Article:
doug rooney wrote:wow...thanks guys. Was afraid of that and WILL speak bluntly with my Doctor. I sincerely doubt she would ever put anything in writing regarding this. Perhaps there's another med that would work??? Don't know but she will. May have to look at a "weedhopper" or just forget it. You don't need ANYTHING to fly one of those do you? Again, thanks for the input! Any other thoughts, please chime in.


You don't really need to get it in writing, since there is no medical to apply for. You really just need her to say in a consultation "I think based on the meds you are on and the conditions that you have that you could safely operate an aircraft."

As I said, *technically* that is sufficient, but the "reasonableness" issue comes up.

You could certainly fly a Part 103 ultralight. That would be a fun way to get into the air. Just be honest with yourself about whether it's safe and prudent to do so.

Good luck!
Andy Walker
Athens, GA
Sport Pilot ASEL, LSRI
2007 Flight Design CTSW E-LSA

Nomore767
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Re: PTSD and meds

Postby Nomore767 » Thu Feb 26, 2015 5:02 pm

Have you thought about getting a glider rating, no medical required?

The glider rating also applies to motor gliders, such as the Phoenix. Some of these motor gliders have detachable wings which reduce the wingspan and Rotax engines so you can choose to soar, and use the engine to self-launch, regain altitude or stretch the glide to make the home airfield OR you can fly a powered flight from A to B.

I think motor gliders offer some intriguing possibilities and may be well worth exploring.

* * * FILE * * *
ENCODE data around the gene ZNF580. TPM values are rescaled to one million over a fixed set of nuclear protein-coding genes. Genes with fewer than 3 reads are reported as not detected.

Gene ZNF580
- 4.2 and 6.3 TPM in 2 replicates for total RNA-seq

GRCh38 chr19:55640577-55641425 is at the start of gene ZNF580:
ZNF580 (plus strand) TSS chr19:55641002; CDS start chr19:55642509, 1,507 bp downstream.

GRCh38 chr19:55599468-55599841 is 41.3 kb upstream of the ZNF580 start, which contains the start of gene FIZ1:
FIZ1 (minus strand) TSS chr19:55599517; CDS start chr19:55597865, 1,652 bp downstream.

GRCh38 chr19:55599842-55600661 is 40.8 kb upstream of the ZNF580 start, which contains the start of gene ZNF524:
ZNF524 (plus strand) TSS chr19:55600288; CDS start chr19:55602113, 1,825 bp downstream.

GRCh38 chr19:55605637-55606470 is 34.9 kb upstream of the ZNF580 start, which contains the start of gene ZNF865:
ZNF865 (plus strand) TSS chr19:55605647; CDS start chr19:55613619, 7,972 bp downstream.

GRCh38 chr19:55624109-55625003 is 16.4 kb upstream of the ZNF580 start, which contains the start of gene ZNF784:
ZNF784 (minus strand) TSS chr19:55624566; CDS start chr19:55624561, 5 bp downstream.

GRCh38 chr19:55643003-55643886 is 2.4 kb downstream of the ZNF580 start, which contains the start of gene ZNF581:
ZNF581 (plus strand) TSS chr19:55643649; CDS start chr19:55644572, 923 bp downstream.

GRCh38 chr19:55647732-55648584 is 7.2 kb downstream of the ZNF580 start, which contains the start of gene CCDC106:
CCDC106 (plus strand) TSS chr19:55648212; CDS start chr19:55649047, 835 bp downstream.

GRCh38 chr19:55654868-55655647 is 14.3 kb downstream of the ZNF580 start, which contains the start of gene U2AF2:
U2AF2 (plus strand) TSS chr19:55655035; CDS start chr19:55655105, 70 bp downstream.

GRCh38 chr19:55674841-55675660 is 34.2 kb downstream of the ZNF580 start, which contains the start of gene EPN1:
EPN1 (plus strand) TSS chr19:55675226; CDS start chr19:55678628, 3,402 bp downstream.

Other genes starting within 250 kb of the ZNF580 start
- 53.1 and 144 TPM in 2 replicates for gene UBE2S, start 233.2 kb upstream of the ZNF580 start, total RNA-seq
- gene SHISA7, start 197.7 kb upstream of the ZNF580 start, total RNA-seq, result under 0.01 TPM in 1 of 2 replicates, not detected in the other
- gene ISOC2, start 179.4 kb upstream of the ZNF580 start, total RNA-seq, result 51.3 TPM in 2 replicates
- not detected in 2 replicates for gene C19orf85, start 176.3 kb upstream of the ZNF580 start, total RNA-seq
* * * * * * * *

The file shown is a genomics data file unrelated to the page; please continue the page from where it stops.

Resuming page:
http://www.phoenixairusa.com

doug rooney
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Re: PTSD and meds

Postby doug rooney » Thu Feb 26, 2015 8:46 pm

Thanks for your thoughts Andy and nomore. I have frankly often wondered what the DMV would say about my license if they knew I took those and that a DUI may be possible in an accident. I don't need a "negligent homicide" to contend with. Have seen the glider talk but assumed they were just that....gliders towed or something. Nice to know they are powered and will be looking into that as well. Appreciate it!

Jack Tyler
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Re: PTSD and meds

Postby Jack Tyler » Fri Feb 27, 2015 8:19 am

Two suggestions for you to consider, Doug:
1. Don't pay attention to our comments about your suitability to fly given your PTSD meds. A forum like this just isn't the place to inform yourself about your medical fitness to fly.
2. When having that frank discussion with your Doc, be sure to have access to the FAA's medications database handy, as your Doc is unlikely to be familiar with it, let alone have it at her fingertips. One option, if you have a tablet or laptop, is to have AOPA's on-line version handy. It can be very helpful in such a discussion, as it might lead to considering alternative (and perhaps newer) medication choices with which the FAA would have less concern.
http://www.aopa.org/Pilot-Resources/Med ... s-Database

You might notice that there are (at least) two dimensions to the question you raise. The obvious one is your fitness to fly. But a second one is the position you leave yourself in, from a legal liability standpoint, should you choose to fly and experience some kind of incident. You might want to keep that aspect in mind as you have the conversation with your Doc. 'Good enough' in a medical sense may still strike you as 'not good enough' re: potential legal exposure.

Good for you to be facing this issue responsibly.
Jack
Flying in/out KBZN, Bozeman MT in a Grumman Tiger
Do you fly for recreational purposes? Please visit http://www.theraf.org